Olympics composer who says he bullied classmates with disabilities resigns

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Olympics composer who says he bullied classmates with disabilities resigns
A banner for then delayed 2020 Tokyo Games in Tokyo on July 14, 2021. Keigo Oyamada, 52, who uses the stage name Cornelius, announced on Twitter Monday, July 19, 2021, just four days before he was to oversee music for the opening ceremony, that he had handed in his resignation to the Tokyo organizing committee, after acknowledging that as a student he had bullied his disabled classmates. Hiroko Masuike/The New York Times.

by Motoko Rich

NEW YORK (NYT NEWS SERVICE).- The composer of music for the Olympics opening and closing ceremonies resigned Monday after acknowledging that as a student he bullied classmates with disabilities.

Keigo Oyamada, 52, who uses the stage name Cornelius, announced on Twitter that he had handed in his resignation to the Tokyo organizing committee just four days before he was to oversee music for the opening ceremony.

Shortly after the announcement, parts of interviews he had given in the 1990s to a Japanese magazine, in which he described how he had abused classmates years earlier, surfaced on social media. The interviews quoted Oyamada saying that he had taunted children with Down syndrome, stripped classmates naked and forced them to masturbate.

With pressure building and a petition calling for his resignation, Oyamada said he had grown “keenly aware that I lacked consideration of many people when I accepted the offer to participate” in the Olympic ceremonies.

Last week, in an earlier statement issued on Twitter, Oyamada attempted to defuse growing criticism over the interviews with an apology. He said many parts of the articles “deviate from the truth.” But, he added, “there is no doubt that my classmates were hurt by my words and conduct.”

“I am deeply sorry for how my words and actions hurt my classmates and their parents,” he wrote. “I regret and take responsibility being in a position where I hurt others rather than being a friend during my school years.” He added that he had taken time to “reflect” and “reconsider.”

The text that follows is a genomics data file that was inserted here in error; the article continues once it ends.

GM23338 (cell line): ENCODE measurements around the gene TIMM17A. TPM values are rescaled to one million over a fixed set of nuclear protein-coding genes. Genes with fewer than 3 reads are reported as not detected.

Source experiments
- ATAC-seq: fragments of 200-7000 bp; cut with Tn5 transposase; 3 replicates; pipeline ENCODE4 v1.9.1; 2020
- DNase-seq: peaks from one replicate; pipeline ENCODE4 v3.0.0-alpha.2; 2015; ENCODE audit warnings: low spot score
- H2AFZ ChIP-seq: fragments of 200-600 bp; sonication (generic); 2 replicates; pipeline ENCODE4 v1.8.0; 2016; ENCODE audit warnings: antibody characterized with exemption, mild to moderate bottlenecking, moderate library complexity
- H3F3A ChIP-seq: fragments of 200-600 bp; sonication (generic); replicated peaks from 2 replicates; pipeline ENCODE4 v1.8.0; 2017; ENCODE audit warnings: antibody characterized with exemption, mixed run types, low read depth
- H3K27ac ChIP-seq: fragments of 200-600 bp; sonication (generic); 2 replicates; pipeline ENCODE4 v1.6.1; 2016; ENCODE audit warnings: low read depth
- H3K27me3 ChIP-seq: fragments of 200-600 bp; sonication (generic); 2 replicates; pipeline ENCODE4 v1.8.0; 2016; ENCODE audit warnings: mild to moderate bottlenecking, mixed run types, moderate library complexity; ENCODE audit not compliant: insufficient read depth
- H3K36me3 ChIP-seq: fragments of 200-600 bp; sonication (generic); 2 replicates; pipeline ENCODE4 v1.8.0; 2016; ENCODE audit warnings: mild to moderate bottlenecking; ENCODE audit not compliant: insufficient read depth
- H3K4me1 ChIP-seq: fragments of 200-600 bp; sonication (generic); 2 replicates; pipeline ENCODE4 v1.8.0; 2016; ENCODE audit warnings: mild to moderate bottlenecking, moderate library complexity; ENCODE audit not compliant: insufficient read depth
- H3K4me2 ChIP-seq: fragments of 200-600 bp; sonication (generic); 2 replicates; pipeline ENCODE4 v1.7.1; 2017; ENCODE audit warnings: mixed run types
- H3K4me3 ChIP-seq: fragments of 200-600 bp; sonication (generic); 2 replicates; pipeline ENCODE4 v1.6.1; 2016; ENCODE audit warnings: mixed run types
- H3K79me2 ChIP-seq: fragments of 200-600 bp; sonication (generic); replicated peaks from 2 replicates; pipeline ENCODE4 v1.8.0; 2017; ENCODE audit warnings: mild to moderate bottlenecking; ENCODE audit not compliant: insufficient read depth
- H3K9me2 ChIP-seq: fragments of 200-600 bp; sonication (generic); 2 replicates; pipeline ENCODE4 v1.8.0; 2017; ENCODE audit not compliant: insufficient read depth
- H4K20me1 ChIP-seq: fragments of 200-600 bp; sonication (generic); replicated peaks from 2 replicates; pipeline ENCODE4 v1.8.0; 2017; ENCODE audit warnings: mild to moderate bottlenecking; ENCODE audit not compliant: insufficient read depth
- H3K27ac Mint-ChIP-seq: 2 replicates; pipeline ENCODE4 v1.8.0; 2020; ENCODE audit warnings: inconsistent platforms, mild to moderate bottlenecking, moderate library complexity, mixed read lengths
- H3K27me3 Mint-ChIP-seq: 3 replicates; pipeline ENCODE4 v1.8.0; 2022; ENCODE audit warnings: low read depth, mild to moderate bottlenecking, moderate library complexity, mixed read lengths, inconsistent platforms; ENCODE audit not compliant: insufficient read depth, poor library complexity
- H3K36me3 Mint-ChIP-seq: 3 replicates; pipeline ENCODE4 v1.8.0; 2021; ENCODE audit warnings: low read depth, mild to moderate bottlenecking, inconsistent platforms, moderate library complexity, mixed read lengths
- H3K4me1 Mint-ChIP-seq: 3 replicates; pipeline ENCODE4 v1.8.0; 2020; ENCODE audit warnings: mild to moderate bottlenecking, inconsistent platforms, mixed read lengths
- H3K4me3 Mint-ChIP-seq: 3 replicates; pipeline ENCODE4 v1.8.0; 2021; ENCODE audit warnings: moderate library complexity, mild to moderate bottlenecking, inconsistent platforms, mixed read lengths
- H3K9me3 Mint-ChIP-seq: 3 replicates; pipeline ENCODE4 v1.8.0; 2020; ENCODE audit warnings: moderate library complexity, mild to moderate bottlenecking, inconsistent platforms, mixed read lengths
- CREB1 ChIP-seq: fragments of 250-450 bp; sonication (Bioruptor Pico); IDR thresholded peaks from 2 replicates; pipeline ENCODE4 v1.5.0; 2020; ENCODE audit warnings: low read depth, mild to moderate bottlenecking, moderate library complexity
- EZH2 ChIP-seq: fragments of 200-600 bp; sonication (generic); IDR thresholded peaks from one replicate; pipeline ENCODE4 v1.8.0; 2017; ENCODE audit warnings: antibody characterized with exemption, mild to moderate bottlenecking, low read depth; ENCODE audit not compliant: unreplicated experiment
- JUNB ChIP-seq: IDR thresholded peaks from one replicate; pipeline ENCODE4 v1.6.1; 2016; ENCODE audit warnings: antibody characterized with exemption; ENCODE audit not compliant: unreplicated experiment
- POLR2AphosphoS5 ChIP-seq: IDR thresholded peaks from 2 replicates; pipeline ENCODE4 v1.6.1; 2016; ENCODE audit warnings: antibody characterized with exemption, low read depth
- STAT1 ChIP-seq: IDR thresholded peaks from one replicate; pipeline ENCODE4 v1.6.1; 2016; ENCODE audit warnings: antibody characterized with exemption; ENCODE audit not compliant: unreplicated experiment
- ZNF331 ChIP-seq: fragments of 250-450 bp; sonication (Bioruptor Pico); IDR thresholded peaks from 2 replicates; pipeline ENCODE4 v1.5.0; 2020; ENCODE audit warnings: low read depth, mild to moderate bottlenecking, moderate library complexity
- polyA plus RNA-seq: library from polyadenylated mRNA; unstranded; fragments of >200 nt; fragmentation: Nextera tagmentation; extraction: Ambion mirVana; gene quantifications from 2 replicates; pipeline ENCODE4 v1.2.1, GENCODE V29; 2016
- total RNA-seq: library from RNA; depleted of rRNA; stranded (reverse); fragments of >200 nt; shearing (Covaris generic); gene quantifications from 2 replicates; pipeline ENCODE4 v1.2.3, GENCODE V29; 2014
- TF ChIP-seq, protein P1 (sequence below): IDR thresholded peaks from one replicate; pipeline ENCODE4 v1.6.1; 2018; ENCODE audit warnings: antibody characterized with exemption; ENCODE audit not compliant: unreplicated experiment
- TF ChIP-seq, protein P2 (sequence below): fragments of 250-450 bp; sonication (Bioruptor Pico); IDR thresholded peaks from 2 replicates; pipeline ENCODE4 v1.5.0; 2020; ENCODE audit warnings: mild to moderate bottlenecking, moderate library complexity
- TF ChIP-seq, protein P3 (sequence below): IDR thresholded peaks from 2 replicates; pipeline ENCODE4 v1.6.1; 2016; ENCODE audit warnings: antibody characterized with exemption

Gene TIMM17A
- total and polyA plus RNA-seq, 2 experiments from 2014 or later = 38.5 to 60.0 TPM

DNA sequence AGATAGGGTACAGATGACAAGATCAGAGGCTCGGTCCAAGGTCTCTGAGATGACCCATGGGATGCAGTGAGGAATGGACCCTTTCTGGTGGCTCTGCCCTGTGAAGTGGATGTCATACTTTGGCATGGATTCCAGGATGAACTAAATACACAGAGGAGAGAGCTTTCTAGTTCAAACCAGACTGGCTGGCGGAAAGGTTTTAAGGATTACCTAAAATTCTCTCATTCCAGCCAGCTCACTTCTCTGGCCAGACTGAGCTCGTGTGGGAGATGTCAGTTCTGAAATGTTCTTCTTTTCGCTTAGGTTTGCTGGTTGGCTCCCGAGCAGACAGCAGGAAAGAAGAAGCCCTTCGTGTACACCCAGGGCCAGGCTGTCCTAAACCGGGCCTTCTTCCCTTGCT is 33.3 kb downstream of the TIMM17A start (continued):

The organizers of the Tokyo Olympics released a statement saying that they had accepted his resignation. Initially the organizers had said that they hoped to keep working with Oyamada, despite his “unacceptable” actions.

“In light of his sincere apology, we expressed a willingness to allow Mr. Oyamada to continue his work on preparations in the short time remaining before the Opening Ceremony,” the statement said. “However, we have come to believe that this decision was wrong, and we have decided to accept his resignation. We offer our deepest apologies for the offense and confusion caused to so many during this time.”

Oyamada is the third person associated with the organizing committee to step down after a scandal in recent months.

In March, Yoshiro Mori, the former president of the Tokyo organizing committee, resigned after he suggested women talk too much in meetings, unleashing an anti-sexist firestorm.

The same month, Hiroshi Sasaki, the original creative director of opening ceremonies, was forced out after word leaked out that he had called a popular comedian and plus-size fashion designer, Naomi Watanabe, an “Olympig.” At the time, he was describing a role for her in the opening ceremonies in which she would tumble from the sky decked out in pig ears.

Friday's ceremony at the new Olympic Stadium in Tokyo is likely to be a diminished version of the original plan, given coronavirus restrictions and the absence of spectators. Organizers are struggling to combat growing public anxiety as more athletes and Olympics personnel test positive for the coronavirus.

This article originally appeared in The New York Times.

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